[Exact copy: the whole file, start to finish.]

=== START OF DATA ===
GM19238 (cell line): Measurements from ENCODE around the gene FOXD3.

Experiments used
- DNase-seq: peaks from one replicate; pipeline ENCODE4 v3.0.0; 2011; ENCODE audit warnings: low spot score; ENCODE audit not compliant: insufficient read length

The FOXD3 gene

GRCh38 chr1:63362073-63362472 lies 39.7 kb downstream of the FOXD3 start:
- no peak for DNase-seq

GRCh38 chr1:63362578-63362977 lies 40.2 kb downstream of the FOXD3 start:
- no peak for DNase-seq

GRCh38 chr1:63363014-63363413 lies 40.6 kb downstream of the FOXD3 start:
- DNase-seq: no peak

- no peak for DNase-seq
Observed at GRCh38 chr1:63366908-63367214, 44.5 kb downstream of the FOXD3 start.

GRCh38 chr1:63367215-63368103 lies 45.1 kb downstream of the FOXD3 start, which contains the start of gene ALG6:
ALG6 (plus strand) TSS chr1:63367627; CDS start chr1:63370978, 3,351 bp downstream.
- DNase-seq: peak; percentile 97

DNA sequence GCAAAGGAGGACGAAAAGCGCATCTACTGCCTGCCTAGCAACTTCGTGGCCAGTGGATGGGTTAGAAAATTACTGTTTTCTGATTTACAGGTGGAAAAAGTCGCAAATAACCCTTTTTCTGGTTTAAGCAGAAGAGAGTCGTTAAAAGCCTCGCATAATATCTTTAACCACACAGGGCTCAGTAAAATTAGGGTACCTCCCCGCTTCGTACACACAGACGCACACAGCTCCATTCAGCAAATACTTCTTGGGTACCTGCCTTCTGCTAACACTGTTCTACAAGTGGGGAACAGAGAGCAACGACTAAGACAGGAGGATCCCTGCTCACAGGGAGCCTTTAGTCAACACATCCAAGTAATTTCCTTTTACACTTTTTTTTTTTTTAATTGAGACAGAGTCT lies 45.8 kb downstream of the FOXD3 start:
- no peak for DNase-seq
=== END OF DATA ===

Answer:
GM19238 (cell line): Measurements from ENCODE around the gene FOXD3.

Experiments used
- DNase-seq: peaks from one replicate; pipeline ENCODE4 v3.0.0; 2011; ENCODE audit warnings: low spot score; ENCODE audit not compliant: insufficient read length

The FOXD3 gene

GRCh38 chr1:63362073-63362472 lies 39.7 kb downstream of the FOXD3 start:
- no peak for DNase-seq

GRCh38 chr1:63362578-63362977 lies 40.2 kb downstream of the FOXD3 start:
- no peak for DNase-seq

GRCh38 chr1:63363014-63363413 lies 40.6 kb downstream of the FOXD3 start:
- DNase-seq: no peak

- no peak for DNase-seq
Observed at GRCh38 chr1:63366908-63367214, 44.5 kb downstream of the FOXD3 start.

GRCh38 chr1:63367215-63368103 lies 45.1 kb downstream of the FOXD3 start, which contains the start of gene ALG6:
ALG6 (plus strand) TSS chr1:63367627; CDS start chr1:63370978, 3,351 bp downstream.
- DNase-seq: peak; percentile 97

DNA sequence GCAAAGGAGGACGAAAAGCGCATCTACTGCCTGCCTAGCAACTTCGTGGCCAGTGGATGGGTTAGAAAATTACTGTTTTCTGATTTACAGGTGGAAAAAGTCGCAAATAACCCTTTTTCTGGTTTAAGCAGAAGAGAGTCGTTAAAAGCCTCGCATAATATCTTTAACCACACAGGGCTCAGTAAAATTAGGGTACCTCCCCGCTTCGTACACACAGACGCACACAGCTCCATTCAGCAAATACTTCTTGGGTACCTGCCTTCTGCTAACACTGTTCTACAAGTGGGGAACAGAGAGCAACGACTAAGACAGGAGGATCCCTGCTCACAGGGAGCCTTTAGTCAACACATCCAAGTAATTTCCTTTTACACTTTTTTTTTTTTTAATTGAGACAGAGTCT lies 45.8 kb downstream of the FOXD3 start:
- no peak for DNase-seq